It's time for legislators in Jackson, Mississippi, to pass FGM crime legislation so the Hospitality State is inhospitable to those who promote female genital mutilation.
The state of Mississippi proudly boasts that it is "the Hospitality State," known for its friendly people and welcoming culture. However, child advocates are increasingly concerned that Mississippi is isolated as the lone Southern state not to have a female genital mutilation (FGM) criminal statute – or at least one in the works.
Mississippi is bordered by Arkansas, Louisiana and Tennessee, which all have strong FGM laws; and its other eastern neighbor, Alabama, expects to pass strong FGM legislation soon. As such, Mississippi – without any FGM criminalization laws – risks the dubious distinction and danger of being a lure for female genital mutilators. The Hospitality State remains a standout in the South without the necessary protections for little girls from the barbaric procedure of FGM.
The Centers for Disease Control estimates that 513,000 women and girls in the United States are at risk for female genital mutilation. This hideous and violent assault on innocent little girls is growing in the U.S. with the increase of migrants from FGM-practicing countries in Africa and the Middle East. As the World Health Organization points out, there are no health benefits from this procedure, but there are long-lasting emotional and physical health consequences related to this practice.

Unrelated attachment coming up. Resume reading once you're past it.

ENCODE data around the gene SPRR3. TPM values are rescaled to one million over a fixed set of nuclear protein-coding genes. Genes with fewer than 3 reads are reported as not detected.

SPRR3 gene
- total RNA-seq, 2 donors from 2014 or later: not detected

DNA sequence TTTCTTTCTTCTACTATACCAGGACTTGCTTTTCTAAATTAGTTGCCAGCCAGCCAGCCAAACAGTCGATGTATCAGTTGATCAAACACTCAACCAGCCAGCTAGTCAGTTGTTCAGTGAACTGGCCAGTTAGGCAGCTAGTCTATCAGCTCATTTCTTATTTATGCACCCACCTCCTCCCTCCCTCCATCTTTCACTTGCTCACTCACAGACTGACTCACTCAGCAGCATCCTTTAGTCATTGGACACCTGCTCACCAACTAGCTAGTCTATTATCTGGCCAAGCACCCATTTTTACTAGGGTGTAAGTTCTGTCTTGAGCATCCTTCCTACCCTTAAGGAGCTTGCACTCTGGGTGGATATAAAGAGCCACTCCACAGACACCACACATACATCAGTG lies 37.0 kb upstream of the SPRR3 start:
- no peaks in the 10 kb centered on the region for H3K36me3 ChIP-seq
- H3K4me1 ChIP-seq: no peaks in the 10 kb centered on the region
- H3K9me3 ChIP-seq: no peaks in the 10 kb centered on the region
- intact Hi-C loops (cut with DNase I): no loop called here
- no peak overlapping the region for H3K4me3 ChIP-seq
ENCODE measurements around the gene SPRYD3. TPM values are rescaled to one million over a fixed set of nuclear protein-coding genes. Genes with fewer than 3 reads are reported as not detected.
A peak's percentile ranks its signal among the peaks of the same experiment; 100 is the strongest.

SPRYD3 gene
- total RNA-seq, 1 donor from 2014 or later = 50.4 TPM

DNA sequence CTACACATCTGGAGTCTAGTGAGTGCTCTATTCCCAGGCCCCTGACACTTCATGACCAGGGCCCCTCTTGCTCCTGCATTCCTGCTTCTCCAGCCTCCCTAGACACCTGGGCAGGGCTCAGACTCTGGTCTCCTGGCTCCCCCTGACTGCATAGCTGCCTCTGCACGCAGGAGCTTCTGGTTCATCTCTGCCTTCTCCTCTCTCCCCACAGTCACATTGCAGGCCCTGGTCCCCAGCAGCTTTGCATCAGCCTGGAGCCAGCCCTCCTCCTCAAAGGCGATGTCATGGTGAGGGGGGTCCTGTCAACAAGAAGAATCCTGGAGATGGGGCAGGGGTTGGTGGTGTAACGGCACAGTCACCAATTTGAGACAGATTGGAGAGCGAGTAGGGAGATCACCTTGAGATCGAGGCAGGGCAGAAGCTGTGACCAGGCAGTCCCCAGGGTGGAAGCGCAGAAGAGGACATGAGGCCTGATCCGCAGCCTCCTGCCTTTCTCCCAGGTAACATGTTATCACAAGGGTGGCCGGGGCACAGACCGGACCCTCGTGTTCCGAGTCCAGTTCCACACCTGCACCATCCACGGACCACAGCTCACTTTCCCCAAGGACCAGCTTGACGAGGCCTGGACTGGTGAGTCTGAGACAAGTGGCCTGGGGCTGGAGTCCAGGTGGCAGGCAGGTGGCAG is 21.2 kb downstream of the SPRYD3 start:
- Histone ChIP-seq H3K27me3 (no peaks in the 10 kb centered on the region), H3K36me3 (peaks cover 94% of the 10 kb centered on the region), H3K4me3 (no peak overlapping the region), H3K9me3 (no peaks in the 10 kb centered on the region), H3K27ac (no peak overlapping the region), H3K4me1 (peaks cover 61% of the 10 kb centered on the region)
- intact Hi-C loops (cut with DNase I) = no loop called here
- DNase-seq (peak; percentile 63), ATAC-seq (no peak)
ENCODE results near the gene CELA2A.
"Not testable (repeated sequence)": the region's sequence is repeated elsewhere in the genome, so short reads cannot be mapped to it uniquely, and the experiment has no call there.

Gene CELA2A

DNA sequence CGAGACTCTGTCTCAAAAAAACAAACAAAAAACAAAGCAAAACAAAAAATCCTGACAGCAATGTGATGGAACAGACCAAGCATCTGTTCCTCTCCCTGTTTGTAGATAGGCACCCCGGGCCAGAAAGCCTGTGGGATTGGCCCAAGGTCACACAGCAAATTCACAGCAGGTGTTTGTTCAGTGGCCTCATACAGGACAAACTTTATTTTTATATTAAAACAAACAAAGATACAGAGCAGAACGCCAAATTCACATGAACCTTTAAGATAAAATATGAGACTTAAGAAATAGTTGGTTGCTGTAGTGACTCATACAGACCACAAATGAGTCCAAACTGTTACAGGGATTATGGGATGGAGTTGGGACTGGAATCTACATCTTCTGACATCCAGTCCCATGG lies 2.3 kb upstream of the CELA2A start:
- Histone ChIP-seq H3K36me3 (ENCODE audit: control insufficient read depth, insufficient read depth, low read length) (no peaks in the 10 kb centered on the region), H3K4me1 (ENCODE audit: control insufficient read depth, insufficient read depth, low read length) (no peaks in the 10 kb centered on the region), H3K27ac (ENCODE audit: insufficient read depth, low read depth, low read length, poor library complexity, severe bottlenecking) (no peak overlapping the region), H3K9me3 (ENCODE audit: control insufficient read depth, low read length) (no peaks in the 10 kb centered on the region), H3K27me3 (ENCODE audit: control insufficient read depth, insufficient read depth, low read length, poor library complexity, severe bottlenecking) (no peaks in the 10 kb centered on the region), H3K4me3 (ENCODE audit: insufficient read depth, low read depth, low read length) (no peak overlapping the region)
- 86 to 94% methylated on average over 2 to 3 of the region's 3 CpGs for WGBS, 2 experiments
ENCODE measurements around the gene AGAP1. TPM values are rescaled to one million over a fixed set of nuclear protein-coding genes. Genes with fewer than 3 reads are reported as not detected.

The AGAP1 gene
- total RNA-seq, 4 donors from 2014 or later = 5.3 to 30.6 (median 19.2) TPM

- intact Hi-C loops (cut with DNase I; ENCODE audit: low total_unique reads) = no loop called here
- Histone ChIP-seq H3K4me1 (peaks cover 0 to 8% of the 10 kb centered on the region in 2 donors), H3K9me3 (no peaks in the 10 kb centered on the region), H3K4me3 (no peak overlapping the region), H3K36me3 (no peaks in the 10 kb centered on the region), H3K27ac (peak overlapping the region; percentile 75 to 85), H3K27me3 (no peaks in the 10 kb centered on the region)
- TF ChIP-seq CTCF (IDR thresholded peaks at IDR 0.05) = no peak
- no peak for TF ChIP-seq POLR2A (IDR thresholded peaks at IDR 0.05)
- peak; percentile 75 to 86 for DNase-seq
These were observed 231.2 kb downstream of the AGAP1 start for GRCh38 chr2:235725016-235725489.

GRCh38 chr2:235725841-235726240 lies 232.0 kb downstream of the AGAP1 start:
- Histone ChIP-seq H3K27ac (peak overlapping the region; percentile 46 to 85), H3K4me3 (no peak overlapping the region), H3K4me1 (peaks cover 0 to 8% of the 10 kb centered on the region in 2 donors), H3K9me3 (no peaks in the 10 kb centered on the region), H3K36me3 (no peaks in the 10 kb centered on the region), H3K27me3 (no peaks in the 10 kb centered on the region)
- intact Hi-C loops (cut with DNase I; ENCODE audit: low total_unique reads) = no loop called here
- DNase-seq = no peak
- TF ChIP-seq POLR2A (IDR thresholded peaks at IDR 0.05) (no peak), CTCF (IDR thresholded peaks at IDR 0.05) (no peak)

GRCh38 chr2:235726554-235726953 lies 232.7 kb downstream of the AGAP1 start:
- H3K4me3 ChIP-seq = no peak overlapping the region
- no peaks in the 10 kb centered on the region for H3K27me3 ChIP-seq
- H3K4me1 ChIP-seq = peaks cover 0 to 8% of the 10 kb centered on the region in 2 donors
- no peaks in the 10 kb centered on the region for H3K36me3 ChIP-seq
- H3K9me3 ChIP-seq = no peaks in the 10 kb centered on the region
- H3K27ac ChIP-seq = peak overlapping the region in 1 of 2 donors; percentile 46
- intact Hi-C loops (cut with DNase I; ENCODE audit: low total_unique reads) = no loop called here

In January 2019, as a result of a judge finding the federal FGM law unconstitutional on a technicality, the demand on all 50 states to pass FGM legislation is ever more urgent and pressing. Without tough state criminal laws punishing this ancient barbaric practice, little girls are without any protection from it, and FGM will continue to flourish.
Like human trafficking, people travel to places where mutilators reside, especially to states that have not outlawed FGM. This underground and covert network seeks out states where FGM is not a crime, so as to avoid prosecution and detection. Without an FGM law on the books, Mississippi stands out in the South as an oasis for this vile practice. Mississippians are rightly proud of their "Hospitality State," but without an FGM law, they will be welcoming female genital mutilation.
The civil rights movement found its home in Mississippi. The struggle to free slaves and to restore civil rights to all citizens remains a powerful history in the Deep South. So, too, the United Nations has deemed female genital mutilation as a violation of a human right. Mississippi lawmakers and citizens should be especially concerned that the human right to be free of FGM is not enshrined in state law.
It's time for legislators in Jackson to pass FGM crime legislation so the Hospitality State is inhospitable to those who promote female genital mutilation.
Elizabeth Yore is an international child protection attorney who investigates child abuse and human rights violations. She heads the national initiative EndFGMToday.com.
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